Central once covered in kowhai

A relict of a kowhai tree near Lake Roxburgh, which is believed to have been there since pre...
A relict of a kowhai tree near Lake Roxburgh, which is believed to have been there since pre-European times. PHOTO: ANNA YEOMAN
Looking at Central Otago today, it is hard to imagine the dry and barren area was once largely covered in kowhai trees.

But research published in this month’s issue of electronic journal Palaeontologia Electronica by Wanaka-based scientist Mike Pole has evidence to show  Sophora microphylla (kowhai) was abundant during the mid to late Holocene era.

Mike Pole
Mike Pole

"Shortly after Polynesian settlers arrived in New Zealand in the late 13th century or early 14th century, fires removed much of the vegetation in the driest parts of the country," Dr Pole said. 

"Central Otago is perhaps the iconic such area.

"When Europeans arrived there in the 1850s, it was virtually treeless. Much of the native vegetation that remained even then was obliterated by introduced grazing mammals (including sheep and rabbits) and human activity." 

Evidence of the natural pre-human vegetation in the region was restricted, Dr Pole said.

Fossilised moa faeces found in Central Otago, which contains seeds and leaf 
...
Fossilised moa faeces found in Central Otago, which contains seeds and leaf fragments from kowhai trees. PHOTO: SUPPLIED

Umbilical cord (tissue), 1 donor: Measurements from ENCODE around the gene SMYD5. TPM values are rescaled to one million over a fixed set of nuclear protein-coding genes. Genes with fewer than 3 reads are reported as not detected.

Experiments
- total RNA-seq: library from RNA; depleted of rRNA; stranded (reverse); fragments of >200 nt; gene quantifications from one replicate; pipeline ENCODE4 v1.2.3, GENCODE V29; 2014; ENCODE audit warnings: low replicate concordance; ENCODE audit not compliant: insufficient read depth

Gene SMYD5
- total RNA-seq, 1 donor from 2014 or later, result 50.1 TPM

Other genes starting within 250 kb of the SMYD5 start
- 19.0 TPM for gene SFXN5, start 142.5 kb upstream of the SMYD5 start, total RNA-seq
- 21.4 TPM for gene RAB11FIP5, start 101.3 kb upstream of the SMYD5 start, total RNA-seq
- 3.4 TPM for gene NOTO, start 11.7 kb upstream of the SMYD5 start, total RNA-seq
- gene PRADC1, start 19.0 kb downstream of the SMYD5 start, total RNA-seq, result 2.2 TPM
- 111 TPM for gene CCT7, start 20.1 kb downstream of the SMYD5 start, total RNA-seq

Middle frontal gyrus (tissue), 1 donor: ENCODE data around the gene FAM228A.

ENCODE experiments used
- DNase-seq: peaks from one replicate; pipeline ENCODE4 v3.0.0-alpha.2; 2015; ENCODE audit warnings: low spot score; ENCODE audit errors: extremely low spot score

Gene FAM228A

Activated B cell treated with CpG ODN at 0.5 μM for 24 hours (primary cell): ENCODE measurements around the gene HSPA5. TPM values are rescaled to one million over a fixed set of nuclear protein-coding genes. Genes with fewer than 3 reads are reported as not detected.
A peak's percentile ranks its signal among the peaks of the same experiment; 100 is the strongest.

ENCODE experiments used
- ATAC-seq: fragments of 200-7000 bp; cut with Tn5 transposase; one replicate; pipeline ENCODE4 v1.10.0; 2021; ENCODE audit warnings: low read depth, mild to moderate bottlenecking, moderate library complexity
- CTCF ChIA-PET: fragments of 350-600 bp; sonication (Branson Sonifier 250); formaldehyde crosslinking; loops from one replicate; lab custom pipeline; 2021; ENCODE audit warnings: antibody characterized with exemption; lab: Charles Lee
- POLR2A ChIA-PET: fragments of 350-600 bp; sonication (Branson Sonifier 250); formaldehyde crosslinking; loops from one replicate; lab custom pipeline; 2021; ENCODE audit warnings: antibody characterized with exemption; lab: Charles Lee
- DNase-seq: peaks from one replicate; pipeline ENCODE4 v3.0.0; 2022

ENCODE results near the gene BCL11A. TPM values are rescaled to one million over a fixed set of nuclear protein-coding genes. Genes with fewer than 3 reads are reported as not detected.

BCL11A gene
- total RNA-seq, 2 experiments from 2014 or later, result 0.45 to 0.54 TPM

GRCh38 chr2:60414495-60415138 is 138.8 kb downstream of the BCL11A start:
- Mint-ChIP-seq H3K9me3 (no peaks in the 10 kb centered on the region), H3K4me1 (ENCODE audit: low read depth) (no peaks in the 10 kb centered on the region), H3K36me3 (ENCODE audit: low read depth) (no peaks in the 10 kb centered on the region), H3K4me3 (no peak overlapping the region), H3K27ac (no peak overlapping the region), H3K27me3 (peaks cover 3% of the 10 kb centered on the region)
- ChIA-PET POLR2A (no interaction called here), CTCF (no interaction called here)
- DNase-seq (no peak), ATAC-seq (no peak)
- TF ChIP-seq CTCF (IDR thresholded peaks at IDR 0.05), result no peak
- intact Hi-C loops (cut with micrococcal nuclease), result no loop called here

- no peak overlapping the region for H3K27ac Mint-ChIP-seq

"One such source contains layers of dry vegetation in shelters [rock overhangs] that appear to have been brought in by the now-extinct giant moa birds as roosting material." 

An "unprecedentedly large" sample (115 shelters) of this material, and of coprolites (the fossilised faeces of animals) within it, was prepared for leaf cuticle analysis — a technique that recognised plant taxa from very small fragments. 

"The results highlight the previous abundance of a small tree — kowhai."

"Together, these data suggest a Central Otago ecosystem where a low Sophora microphylla forest predominated and was utilised and perhaps maintained by moa.

"Other trees which were present and are entirely absent from the area now, include Pittosporum tenuifolium and Pseudopanax ferox.

"The vegetation layers in these dry rock overhangs provide a fascinating window into an eco-system which has entirely vanished with the past few centuries."

There were still a few relics of kowhai in the area, which had been there since before Europeans arrived, he said.

Mike Pole investigates a rock overhang in the Cromwell Gorge in 1983. PHOTO: SUPPLIED
Mike Pole investigates a rock overhang in the Cromwell Gorge in 1983. PHOTO: SUPPLIED

He hoped a community organisation would consider replanting a couple of areas  in kowhai. 

"It would be nice to have a couple of areas where we try to do that — create a canopy of kowhai and stick a few other things in there like lancewoods, pittosporum, black matipo and some ribbonwood. 

"It would be beautiful — and if nothing else, we might get some returning native birds out of it."


john.lewis@odt.co.nz

 

Comments

So the slash and burn mentality of the Polynesian settlers wasn’t much different to people today? It is our human nature to exploit the environment and others to our own advantage, How can people change?

I think the <ahem> "correct" explanation for the fires is that they were caused by nature, by lightning strikes.

What a beautiful sight this would have been and the bird songs. Man has been trashing this beautiful place since the first steps upon her.

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